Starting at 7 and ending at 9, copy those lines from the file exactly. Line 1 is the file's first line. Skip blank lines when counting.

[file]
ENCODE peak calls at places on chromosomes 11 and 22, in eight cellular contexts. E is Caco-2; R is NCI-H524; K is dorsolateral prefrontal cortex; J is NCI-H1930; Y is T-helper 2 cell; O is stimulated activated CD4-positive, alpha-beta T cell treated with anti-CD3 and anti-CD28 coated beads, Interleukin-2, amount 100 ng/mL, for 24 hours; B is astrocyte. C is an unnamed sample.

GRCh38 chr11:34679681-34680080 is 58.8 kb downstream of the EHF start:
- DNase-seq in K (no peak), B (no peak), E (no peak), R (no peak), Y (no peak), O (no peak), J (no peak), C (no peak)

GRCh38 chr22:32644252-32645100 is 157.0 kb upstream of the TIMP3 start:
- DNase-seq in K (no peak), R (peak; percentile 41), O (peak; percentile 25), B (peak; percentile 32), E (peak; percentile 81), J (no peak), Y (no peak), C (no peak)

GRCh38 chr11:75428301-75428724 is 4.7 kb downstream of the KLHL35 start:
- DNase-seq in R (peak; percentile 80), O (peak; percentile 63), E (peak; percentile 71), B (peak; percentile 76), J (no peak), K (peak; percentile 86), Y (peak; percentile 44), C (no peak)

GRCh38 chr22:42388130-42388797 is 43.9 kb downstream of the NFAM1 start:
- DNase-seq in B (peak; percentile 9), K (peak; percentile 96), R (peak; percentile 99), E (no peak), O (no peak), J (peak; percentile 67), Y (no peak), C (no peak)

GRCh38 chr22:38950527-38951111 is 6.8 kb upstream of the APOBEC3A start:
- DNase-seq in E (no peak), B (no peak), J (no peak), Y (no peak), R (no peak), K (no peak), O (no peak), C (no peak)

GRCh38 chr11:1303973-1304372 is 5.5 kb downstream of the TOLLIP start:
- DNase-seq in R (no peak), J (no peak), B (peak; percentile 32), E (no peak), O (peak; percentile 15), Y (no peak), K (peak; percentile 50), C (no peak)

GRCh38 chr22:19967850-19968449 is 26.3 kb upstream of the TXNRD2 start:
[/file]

- DNase-seq in R (peak; percentile 80), O (peak; percentile 63), E (peak; percentile 71), B (peak; percentile 76), J (no peak), K (peak; percentile 86), Y (peak; percentile 44), C (no peak)

GRCh38 chr22:42388130-42388797 is 43.9 kb downstream of the NFAM1 start:
- DNase-seq in B (peak; percentile 9), K (peak; percentile 96), R (peak; percentile 99), E (no peak), O (no peak), J (peak; percentile 67), Y (no peak), C (no peak)